So, my advice again:  BE NEUTRAL.  Be prepared to listen to the reasoning of the person being accused.  Often the “crime” is merely a mis-understanding that can easily be corrected, or a mis-interpretation of the facts.  Don’t over-react.  Don’t be so sure that the beginning information is the complete story.  Don’t assume the worst.  BE NEUTRAL. Be careful.  Be thorough.  Give the people involved the benefit of the doubt and full due process.

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Meeting Management

Meeting Management
I’ve written about this before, but wanted to remind everyone that we all attend too many meetings and most aren’t worth our while.  So, here are a few tips for making your meetings more interesting and effective.
·       Pick the time of day, the location, and the length of the meeting in advance, taking into consideration what you are trying to accomplish. 
o   Brief morning meetings work best for informational topics and should be in a convenient location.
o   If you want to encourage team-building, trust, and interaction, have your meeting in a much more comfortable location, allowing plenty of time and offering tasty food at the meeting.
o   Consider a conference call, or just an e-mail information piece instead of a live meeting.
·       Agenda setting and keeping
o   When you plan your agenda, get input from others who might have important issues they want the group to address.
o   Pencil in the amount of time you will be giving each topic.  I was recently at a meeting where the CEO spent most of the 2 ½ hours talking about some interesting organizations she had met – which didn’t allow any time for the most important items on the agenda – oh, and the meeting was scheduled for 2 hours.
o   Make sure you prioritize the topics so that the important ones actually are given the time they require.
o   End with action items
·       Minutes timely and accurate
o   There are 2 schools of thought here.  One suggests very terse and tight minutes so that there is no room for lawsuits later.   
o   I believe minutes should be detailed because everyone needs to have information and reminders.  One solution – have terse official minutes and then an informational document that is newsy and unofficial.
o   Make sure minutes are distributed (e-mail is wonderful) within a week of the meeting about which they were recorded.  The reason for this is because people forget very easily.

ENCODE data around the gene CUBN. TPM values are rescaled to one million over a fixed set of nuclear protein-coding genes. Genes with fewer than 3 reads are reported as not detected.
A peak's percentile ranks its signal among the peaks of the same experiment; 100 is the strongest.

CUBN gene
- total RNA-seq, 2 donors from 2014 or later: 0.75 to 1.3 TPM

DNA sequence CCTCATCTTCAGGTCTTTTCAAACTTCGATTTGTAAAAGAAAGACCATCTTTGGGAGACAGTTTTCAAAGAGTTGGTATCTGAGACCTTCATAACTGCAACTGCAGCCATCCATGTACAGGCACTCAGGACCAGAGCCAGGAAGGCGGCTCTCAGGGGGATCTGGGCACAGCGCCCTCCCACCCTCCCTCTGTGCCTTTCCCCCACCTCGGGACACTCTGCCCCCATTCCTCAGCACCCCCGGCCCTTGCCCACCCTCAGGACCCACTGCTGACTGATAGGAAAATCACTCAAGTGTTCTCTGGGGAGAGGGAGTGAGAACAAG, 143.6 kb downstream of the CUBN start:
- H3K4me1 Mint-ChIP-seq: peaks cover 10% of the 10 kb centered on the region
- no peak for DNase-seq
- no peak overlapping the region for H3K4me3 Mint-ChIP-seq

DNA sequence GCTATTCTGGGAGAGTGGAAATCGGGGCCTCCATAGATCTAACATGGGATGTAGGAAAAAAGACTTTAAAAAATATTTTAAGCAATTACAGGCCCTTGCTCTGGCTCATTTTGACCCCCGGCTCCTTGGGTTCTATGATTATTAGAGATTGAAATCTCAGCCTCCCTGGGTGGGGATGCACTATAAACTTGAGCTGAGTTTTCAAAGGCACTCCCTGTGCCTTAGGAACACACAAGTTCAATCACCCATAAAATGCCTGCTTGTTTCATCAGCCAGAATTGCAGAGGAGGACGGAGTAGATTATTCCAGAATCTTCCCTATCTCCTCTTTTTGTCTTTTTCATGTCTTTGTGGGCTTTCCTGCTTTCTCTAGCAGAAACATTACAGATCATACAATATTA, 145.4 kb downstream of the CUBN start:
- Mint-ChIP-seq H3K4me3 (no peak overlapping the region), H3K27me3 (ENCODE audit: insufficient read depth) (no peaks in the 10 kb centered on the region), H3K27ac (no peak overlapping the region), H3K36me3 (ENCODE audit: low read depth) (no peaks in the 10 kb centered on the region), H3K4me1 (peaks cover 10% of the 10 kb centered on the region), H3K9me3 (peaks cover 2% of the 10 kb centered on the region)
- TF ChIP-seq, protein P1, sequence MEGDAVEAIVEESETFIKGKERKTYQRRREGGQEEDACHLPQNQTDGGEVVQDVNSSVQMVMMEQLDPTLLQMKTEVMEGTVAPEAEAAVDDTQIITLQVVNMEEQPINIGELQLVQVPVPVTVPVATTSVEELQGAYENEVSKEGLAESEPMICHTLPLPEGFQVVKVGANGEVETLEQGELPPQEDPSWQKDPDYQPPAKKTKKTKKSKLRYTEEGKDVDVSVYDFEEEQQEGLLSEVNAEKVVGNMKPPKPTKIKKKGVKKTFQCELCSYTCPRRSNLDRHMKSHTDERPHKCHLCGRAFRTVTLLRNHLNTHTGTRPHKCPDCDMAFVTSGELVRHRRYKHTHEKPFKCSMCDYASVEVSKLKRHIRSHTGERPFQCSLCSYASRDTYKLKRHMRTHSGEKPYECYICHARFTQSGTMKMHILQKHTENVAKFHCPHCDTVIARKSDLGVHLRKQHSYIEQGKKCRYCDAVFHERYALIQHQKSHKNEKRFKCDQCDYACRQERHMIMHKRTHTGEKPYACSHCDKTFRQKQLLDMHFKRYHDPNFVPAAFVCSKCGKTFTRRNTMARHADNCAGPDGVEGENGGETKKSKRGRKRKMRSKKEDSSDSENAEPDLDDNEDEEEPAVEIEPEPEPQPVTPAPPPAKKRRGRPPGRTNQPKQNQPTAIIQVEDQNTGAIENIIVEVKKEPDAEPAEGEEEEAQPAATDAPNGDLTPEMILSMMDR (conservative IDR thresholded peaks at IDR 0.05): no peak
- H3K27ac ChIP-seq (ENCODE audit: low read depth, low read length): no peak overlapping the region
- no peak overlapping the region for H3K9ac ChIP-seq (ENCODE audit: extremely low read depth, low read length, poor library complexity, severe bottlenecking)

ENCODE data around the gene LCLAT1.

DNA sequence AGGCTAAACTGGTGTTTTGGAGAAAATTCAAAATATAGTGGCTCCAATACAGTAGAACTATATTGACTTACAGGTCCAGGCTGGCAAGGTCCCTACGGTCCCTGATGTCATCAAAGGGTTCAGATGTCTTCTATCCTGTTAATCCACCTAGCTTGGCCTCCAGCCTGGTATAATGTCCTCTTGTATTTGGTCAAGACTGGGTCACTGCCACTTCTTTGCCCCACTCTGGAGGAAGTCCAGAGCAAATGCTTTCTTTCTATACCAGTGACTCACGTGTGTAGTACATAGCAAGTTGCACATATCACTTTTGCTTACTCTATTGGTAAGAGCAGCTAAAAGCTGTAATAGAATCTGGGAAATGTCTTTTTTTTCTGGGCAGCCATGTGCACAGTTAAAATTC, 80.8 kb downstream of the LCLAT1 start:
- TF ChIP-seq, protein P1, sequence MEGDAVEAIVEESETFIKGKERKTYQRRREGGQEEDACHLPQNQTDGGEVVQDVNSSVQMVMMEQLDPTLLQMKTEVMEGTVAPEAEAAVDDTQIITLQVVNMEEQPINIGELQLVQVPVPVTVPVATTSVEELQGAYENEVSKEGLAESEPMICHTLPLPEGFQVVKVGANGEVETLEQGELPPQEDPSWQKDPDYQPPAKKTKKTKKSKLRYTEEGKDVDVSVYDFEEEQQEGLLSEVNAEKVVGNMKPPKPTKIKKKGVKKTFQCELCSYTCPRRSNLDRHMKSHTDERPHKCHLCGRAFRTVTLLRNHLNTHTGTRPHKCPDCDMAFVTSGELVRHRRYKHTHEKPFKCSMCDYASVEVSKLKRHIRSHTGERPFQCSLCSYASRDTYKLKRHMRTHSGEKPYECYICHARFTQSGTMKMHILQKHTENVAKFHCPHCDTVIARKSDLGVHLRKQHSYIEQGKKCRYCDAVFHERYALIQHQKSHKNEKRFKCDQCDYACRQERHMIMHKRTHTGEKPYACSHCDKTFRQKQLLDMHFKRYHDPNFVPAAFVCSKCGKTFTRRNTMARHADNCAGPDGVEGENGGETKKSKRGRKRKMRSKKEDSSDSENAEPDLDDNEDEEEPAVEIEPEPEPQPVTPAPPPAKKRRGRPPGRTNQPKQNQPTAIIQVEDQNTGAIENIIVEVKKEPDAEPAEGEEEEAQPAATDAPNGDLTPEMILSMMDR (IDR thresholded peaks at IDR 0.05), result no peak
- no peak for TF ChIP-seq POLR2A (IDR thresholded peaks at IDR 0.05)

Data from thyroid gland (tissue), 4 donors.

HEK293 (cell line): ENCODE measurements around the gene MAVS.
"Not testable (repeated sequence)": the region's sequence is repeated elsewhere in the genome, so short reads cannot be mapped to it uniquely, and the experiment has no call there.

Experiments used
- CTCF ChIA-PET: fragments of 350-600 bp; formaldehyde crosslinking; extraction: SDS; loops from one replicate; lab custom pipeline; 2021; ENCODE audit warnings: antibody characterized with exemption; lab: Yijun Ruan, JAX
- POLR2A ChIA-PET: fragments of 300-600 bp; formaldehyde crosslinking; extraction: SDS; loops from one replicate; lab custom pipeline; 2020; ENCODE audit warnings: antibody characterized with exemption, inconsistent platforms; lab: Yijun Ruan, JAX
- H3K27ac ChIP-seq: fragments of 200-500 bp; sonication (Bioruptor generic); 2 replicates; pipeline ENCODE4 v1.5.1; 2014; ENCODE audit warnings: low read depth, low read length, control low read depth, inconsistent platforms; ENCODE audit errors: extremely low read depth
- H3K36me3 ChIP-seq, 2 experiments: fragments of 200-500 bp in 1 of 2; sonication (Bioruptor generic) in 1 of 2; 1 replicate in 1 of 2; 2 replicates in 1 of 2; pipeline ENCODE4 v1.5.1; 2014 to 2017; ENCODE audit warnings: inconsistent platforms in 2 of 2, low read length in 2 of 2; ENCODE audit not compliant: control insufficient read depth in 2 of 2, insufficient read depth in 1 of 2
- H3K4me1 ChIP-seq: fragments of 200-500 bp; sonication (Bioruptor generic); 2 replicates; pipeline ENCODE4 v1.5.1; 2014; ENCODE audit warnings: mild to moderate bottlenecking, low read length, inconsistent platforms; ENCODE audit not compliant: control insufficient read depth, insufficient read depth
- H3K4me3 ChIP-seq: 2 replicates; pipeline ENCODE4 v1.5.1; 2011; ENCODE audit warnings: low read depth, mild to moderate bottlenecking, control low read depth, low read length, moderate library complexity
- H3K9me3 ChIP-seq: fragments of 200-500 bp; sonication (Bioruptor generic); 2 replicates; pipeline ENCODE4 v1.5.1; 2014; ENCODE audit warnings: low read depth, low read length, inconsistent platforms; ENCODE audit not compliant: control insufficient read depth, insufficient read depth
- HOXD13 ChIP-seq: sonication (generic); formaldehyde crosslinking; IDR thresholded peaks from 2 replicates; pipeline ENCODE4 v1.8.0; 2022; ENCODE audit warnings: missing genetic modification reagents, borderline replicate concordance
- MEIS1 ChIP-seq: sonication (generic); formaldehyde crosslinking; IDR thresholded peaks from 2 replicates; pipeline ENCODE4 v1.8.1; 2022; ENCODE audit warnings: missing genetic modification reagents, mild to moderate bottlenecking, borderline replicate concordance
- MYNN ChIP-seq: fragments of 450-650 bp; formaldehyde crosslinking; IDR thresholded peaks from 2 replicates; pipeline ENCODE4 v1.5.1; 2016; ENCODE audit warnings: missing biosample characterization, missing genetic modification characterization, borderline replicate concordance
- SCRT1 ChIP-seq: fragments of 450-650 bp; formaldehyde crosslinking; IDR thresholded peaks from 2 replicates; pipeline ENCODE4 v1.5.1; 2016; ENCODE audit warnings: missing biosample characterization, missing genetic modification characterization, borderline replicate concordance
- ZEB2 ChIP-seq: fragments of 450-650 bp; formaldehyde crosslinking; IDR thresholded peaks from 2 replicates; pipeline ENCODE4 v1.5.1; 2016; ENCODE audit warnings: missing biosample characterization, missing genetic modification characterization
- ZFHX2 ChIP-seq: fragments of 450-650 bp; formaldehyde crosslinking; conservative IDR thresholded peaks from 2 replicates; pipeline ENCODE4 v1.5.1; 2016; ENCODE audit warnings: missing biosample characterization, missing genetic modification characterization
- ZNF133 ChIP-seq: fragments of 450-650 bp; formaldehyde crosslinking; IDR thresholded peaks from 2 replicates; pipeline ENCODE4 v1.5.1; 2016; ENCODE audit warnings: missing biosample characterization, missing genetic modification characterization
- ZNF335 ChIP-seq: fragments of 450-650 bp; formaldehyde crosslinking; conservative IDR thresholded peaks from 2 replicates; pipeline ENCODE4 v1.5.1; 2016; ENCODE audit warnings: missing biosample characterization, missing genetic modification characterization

o   People should be invited to make additions/corrections via e-mail prior to the next meeting.
o   Minutes should be distributed in hard copy (ok, I’m old-fashioned) at the next meeting for final review and approval.
·       Managing the People
o   Wouldn’t it be wonderful if everyone knew how to behave properly and cooperatively in a meeting…. But, they don’t.  Here are just a few of the problem types that need special handling.
o   The Bully – He or she insists on monopolizing the discussion – all the time.  It takes a strong meeting Chair or facilitator to get this person to give others an opportunity to talk – but that’s what has to be said.
o   The Off-topic person -   I find this person in almost every meeting or retreat I facilitate.  He or she has an important point that is totally irrelevant or inappropriate to the topic under discussion.  My solution – make sure to capture the essential topic that s/he suggests by putting it obviously on a flip chart or white board promising to come back to it later.  Make sure you do.
o   The Rambler – Sometimes the brightest and most creative members of the team go off on tangents or tell the same story over and over again.  This person needs to be gently reminded that s/he is taking too much time and if necessary being put on a timer.
o   The Silent One – Often the quietest one in the room is the most dangerous.  That person will later talk negatively to others “behind your back” and will cause trouble.  The solution is to get them to speak up and share their opinions during the meeting itself.
o   Voting with My Friend – How many times have you found someone votes just as their friend does, not wanting to hurt his/her feelings, rather than voting logically or rationally?   If it’s important to get true opinions, it might be the time for a secret ballot.

o   Yes Man/Ma’am – Whatever the boss wants, watch his/her face for clues and vote to earn “brownie points.”  The only way to handle this kiss-up is to keep a poker face and make sure your solicit everyone’s opinions before offering your own.

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Staying with your Vision/Mission

How do you – or your team members decide whether a project is a good idea or not for you?   All too often my clients (especially my association/non-profit clients) are asked to do something that doesn’t fit their mission but sounds good and certainly would be helpful to others – and so they say YES, when they should be saying “NO, Thank you.”

At a dinner party in my home one evening years ago, Bill was asked by another of my guests to contribute to her charity.  He responded, in his usual courteous manner, “Thank you for asking.  I’m sure it’s a worthwhile cause, but I’ve already selected those organizations I am supporting, and must respectfully decline.”